More Facts About the National Flood Insurance Program (pt. 2)

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Release date: 
February 7, 2012
Release Number: 
4023-029

Windsor, Conn. -- In 1968, Congress created the National Flood Insurance Program (NFIP) to enable property owners to protect themselves against flood losses. The NFIP offers flood insurance to homeowners, renters, and business owners if their community participates in the NFIP. Participating communities agree to adopt and enforce ordinances that meet or exceed FEMA requirements to reduce the risk of flooding. Today, more than 20,000 communities participate in the NFIP nationwide.

Myths and Facts about Flood Insurance

Myth: Flood insurance doesn’t cover flooding in basements.
Fact: Yes, it does. An NFIP policy covers basement cleanup expenses and items used to service the building.

Myth: The NFIP does not cover flooding resulting from hurricanes, or the overflow of rivers or tidal waters.
Fact: NFIP flood insurance covers many instances of flooding which do not trigger a disaster declaration, including those caused by hurricanes as well as rivers overflowing or tidal surges.

Myth: The NFIP encourages development in flood-prone areas.
Fact: One of the NFIP’s primary objectives is to minimize the impact to structures that are built in Special Flood Hazard Areas by requiring them not to obstruct the natural flow of floodwaters. Also, structures built within SFHAs must adhere to strict floodplain management regulations.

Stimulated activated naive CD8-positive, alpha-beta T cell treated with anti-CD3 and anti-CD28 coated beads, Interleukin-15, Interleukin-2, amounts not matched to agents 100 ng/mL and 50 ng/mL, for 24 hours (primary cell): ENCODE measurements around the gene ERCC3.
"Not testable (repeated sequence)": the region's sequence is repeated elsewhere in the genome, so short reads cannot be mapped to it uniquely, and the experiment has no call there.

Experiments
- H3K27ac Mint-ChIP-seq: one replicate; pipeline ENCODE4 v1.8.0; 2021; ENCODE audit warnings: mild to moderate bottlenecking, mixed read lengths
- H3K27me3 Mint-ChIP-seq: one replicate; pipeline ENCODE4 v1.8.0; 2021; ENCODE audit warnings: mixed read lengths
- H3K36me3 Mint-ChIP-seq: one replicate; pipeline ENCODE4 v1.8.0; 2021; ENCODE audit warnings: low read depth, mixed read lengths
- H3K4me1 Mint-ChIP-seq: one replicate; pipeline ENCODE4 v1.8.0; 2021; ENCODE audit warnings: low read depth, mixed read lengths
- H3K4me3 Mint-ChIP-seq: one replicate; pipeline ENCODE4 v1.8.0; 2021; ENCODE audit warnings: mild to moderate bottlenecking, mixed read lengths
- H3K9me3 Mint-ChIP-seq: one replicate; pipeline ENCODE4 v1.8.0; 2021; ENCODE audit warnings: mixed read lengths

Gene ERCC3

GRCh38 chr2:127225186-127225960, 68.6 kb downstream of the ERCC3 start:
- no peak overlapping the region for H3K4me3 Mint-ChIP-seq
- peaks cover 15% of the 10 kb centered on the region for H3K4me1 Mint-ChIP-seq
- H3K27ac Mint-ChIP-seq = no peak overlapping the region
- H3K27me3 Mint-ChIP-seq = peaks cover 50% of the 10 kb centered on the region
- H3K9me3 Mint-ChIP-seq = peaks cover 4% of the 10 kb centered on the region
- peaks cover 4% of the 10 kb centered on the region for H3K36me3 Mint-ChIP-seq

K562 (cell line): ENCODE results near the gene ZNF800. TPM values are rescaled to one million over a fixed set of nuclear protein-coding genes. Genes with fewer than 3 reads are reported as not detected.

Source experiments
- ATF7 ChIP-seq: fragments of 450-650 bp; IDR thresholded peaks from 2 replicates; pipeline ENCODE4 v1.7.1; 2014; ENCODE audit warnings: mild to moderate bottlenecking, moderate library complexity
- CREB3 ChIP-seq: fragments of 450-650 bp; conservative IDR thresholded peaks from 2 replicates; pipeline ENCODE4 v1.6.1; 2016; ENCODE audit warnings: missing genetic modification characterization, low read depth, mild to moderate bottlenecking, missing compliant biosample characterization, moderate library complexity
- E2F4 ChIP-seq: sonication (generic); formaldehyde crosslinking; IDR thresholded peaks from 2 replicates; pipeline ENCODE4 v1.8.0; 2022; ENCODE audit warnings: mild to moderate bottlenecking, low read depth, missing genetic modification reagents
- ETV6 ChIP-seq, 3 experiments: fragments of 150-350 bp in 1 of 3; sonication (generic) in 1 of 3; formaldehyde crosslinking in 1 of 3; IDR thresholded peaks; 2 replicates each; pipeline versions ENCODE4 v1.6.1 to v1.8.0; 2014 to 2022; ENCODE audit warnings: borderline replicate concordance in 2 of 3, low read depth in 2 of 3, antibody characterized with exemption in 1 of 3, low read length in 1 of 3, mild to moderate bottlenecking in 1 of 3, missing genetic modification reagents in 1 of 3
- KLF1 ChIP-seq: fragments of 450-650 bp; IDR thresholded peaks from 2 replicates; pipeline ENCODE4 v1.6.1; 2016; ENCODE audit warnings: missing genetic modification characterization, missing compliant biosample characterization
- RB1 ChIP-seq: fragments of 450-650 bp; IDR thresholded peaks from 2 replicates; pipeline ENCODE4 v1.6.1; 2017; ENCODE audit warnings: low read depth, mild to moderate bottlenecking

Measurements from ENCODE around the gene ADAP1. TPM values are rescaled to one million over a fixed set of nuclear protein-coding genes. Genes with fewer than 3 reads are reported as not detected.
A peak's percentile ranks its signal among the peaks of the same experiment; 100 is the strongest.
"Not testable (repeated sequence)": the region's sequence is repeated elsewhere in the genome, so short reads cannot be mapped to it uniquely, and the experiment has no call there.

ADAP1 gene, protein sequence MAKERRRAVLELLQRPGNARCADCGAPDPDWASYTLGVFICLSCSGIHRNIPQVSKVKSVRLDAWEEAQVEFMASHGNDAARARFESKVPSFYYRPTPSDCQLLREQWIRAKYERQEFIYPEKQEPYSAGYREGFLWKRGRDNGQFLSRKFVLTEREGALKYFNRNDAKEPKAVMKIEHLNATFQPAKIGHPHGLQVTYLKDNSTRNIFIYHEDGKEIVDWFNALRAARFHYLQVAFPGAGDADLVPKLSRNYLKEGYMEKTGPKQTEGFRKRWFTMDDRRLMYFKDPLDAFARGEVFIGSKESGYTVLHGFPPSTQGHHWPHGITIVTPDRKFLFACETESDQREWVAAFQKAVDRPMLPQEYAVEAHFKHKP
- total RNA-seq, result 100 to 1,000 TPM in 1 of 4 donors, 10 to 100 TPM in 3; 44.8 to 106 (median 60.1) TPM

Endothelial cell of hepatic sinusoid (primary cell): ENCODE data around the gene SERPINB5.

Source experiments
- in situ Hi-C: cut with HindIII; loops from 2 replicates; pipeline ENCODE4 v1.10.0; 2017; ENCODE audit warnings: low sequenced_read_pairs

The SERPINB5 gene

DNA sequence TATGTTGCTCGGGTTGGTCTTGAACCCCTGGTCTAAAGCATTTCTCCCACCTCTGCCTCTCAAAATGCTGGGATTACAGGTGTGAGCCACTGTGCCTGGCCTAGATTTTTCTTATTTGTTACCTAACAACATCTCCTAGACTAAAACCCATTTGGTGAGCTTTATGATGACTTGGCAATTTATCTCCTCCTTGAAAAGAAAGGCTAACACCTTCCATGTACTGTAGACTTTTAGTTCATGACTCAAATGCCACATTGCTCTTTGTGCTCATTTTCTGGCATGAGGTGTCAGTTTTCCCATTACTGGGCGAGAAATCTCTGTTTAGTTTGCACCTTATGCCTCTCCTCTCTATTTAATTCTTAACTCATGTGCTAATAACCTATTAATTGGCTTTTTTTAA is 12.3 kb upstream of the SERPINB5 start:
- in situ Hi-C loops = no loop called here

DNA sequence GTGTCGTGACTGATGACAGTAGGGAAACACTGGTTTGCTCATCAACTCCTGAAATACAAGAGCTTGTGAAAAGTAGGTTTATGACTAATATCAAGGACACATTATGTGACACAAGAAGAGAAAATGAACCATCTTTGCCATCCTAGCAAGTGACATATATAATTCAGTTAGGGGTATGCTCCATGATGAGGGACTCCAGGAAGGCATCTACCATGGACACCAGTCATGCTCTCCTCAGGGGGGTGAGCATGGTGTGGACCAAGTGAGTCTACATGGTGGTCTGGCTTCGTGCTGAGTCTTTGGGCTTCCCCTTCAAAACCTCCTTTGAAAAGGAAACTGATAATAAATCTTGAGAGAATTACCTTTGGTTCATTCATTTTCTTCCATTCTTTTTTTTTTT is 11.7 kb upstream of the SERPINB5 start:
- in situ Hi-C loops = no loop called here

Myth: Flood insurance is too expensive. I can’t afford it.
Fact: As with any type of property insurance, the premium depends on the degree of risk for the particular property and the amount of insurance coverage you need. The average homeowner pays about $600 a year for flood insurance. To find out what your premium for flood insurance would be, go to the www.FloodSmart.gov website and enter the address of your property.

Myth: If I accept FEMA assistance, I have to buy flood insurance.
Fact: Maybe. When uninsured property owners or renters receive financial assistance from the federal government following a presidentially-declared disaster, they will be required to purchase flood insurance if their damage occurred in a Special Flood Hazard Area.

Myth: I only have to buy flood insurance if I receive the maximum grant from Individual Assistance.
Fact: No. Any grant or loan, from FEMA or the U.S. Small Business Administration, which relates to damage to a structure located in a Special Flood Hazard Area triggers the requirement.

For additional information or to locate an agent who sells flood insurance in your area, call 888-379-9531 or visit www.FloodSmart.gov.

FEMA’s mission is to support our citizens and first responders to ensure that as a nation we work together to build, sustain, and improve our capability to prepare for, protect against, respond to, recover from, and mitigate all hazards.

Last Updated: 
July 16, 2012 - 18:46
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